To really become good at jumping your mountain bike you must first understand the various types of jumps and related terminology. From there, it’s time to understand the what, why and how of jumping. And once you’ve got all that dialed, learn how to apply your new understanding of jumping mechanics to all the different types of jump features you might encounter on a trail. Learning how to jump isn’t a straightforward journey – it’s takes time, practice, and a good guide. That’s where we come into play. Let’s get started.
The following illustration breaks down the parts and types of jumps you may encounter on your local trails or bike park. Get familiar with the terminology!
Next, let’s break down the what, why and how to put it all together into 8 steps. The end goal will look like this (see: the human, not the dog).
1. Inspect and Visualize
Prior to attempting the jump, get off your bike and inspect the jump and the landing. Figure out the best angle for approach and exactly where you’d like to land your bike. Then, visualize yourself successfully completing the jump. A simple rule that will keep you safe: if you can’t visualize yourself successfully completing the jump, don’t jump it. Perhaps the jump is too big? Or the face is too steep, or you’re unsure of the landing? Skip it and work on jumps you feel more comfortable with – then work your way up to the more difficult jumps.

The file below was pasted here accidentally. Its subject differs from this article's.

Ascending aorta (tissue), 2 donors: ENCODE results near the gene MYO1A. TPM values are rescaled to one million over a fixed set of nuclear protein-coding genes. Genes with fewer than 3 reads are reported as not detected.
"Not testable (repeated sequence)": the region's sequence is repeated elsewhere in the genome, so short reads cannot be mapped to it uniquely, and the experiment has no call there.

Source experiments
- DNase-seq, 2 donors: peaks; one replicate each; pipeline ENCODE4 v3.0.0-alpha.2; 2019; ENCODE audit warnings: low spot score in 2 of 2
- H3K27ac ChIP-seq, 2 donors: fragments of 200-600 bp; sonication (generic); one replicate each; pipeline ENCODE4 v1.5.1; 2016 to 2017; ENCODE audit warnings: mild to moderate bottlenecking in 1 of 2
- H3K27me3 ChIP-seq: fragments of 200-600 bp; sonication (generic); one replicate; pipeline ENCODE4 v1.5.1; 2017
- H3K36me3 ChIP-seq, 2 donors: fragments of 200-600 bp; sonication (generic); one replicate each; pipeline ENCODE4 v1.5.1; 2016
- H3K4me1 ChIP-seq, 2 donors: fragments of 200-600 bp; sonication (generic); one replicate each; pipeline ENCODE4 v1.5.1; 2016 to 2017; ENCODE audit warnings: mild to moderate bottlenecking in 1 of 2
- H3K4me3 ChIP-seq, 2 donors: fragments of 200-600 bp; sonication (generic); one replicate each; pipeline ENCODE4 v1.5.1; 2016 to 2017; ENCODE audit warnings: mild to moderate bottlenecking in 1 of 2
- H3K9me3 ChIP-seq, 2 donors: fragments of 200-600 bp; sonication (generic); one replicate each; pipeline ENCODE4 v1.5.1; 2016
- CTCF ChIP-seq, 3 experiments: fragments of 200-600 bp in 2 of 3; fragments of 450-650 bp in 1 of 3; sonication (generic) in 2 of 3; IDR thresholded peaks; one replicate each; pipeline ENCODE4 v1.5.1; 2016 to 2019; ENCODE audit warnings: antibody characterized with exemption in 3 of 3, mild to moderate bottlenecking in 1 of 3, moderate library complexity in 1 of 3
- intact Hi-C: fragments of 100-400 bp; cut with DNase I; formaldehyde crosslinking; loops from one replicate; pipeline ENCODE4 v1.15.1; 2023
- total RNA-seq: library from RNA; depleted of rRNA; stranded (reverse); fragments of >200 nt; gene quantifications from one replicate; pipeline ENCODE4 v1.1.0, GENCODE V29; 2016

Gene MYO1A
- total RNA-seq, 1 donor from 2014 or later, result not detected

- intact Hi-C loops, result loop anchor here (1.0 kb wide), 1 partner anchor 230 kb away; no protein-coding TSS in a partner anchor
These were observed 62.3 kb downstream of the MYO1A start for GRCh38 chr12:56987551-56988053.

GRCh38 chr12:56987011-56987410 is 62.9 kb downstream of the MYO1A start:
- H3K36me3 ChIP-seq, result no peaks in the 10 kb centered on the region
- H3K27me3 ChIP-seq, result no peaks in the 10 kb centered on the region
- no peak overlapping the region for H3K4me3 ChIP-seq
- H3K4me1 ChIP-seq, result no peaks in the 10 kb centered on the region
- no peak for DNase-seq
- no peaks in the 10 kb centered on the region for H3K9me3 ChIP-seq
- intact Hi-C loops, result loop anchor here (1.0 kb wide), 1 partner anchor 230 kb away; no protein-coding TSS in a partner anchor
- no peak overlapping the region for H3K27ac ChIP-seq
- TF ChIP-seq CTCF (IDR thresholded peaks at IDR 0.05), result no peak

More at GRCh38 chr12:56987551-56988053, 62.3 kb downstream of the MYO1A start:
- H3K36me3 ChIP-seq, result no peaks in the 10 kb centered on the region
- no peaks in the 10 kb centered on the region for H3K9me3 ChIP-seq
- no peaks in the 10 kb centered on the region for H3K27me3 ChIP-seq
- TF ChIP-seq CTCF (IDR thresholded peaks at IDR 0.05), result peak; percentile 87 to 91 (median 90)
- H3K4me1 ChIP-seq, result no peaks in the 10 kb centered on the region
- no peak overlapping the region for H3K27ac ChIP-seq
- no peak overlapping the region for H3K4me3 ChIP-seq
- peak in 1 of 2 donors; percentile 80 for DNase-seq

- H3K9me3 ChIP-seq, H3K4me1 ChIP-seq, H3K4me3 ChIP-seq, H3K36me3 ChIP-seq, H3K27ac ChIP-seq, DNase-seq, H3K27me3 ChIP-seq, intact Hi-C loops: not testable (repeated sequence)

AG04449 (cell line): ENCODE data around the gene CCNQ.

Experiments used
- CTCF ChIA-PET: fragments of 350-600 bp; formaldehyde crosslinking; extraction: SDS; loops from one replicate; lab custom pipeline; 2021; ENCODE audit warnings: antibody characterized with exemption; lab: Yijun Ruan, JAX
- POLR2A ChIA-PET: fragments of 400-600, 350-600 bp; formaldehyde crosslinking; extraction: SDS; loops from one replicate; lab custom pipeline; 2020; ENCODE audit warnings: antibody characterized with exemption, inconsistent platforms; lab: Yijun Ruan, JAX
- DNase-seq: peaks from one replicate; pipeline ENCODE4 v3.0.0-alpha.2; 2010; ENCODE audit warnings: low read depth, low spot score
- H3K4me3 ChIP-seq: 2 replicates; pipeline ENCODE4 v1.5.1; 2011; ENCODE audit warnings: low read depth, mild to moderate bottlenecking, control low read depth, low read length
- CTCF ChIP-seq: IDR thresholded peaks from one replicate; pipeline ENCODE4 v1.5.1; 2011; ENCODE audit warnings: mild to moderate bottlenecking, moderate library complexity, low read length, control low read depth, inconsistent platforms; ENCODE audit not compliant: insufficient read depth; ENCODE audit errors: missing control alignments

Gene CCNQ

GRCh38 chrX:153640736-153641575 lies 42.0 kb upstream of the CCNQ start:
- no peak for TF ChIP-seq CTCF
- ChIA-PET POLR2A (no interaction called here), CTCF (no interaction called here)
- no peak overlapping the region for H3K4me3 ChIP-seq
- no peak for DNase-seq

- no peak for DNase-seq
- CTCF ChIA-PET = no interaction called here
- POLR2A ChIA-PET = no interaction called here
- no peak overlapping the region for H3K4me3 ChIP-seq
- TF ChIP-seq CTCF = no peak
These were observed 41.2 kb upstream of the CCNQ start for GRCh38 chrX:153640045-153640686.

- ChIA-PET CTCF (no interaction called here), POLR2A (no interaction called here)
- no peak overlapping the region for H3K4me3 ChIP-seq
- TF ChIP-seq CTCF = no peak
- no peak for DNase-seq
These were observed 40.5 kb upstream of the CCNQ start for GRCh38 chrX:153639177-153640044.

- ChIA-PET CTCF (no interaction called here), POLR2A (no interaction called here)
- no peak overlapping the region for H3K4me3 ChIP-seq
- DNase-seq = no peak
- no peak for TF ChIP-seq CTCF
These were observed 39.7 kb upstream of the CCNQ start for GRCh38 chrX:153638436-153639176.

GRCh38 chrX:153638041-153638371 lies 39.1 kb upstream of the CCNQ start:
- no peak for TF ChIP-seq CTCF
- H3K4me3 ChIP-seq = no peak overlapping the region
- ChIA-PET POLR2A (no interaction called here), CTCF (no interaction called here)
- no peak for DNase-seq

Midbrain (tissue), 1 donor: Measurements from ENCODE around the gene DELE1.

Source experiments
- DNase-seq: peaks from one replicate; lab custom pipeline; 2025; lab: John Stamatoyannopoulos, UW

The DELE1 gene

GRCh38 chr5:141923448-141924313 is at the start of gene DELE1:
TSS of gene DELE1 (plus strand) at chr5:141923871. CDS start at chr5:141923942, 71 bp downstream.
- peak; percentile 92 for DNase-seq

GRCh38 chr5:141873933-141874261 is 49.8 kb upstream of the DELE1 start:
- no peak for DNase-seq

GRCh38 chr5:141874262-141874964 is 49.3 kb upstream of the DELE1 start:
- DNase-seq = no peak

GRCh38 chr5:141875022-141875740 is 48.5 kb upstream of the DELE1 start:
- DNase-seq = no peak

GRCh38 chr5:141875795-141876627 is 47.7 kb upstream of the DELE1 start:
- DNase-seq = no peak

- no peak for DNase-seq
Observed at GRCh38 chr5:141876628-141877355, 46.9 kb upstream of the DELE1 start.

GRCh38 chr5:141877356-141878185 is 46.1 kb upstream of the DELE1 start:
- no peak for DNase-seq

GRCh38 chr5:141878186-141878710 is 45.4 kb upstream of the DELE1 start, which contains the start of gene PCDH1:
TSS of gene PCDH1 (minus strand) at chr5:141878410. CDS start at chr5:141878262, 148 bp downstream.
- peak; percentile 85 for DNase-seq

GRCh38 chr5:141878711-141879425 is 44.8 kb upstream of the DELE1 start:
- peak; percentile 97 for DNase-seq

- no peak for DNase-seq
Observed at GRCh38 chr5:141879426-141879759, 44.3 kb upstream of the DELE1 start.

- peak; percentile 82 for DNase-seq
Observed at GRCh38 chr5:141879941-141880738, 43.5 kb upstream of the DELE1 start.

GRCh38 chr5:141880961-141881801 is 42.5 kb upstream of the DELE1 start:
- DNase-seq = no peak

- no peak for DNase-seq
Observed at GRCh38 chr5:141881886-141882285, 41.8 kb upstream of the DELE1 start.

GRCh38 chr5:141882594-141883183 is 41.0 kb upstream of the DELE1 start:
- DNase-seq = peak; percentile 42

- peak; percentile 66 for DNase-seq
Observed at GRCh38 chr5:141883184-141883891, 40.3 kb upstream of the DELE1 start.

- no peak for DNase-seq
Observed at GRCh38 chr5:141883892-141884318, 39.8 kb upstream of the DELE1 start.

Once you’ve visualized yourself jumping successfully and have determined the best line, it’s time to jump.
2. Get Ready
Ride towards the jump in a high ready position on the bike. Stay focused, present, and positive–a little positive self-talk is a great idea here. Once you reach the point of commitment (your last opportunity for bail-out), stop pedaling and raise up a little — relax.
Next, as you transition down into your ready position, compress your bike with the goal of your compression ending on the face of the jump. Ideally, this should be a short / powerful compression initiated with your feet — think STOMP. Your elbows should be out and your knees bent.
Your compression (stomp) will result in an equal and opposite explosion / rebound thrusting your bike into the air. Let your bike fly! Be as light as you can at this point and allow the bike to rise into the air. If your compression timing is correct, you will sail right over your jump.
Pro Tip: You can clear a gap/table using speed and/or COMPRESSION. Just because you are clearing a table with speed, doesn’t mean you’ve got the compression right. Slow down and try to clear the jump with compression (rather than speed).
Perfect the timing – figuring out when to compress can be challenging. Start by rolling the jump the feel when the bike naturally compresses – mentally mark that spot- and then focus on compressing then. Don’t pull up on the bike, rise up with your bike!
The biggest mistakes we see riders make when trying to jump is the lack of compression on the take-off (face) of the jump. If you don’t compress your bike will behave very similarly to a rock. Gravity will get the best of you (and your bike) and you will promptly get pulled back down to earth a la Newton’s apple. So stomp down on those pedals like you mean it. Get aggressive. Grrrr.
Note: You don’t need suspension on your bike to compress it — compressing is merely the action of stomping your feet quickly.
4. Take Off — Go for height!
Once you’ve got the hang of you timing and are clearing the gap / table, try putting a small object such as a few sticks piled up to practice clearance. More compression = more height!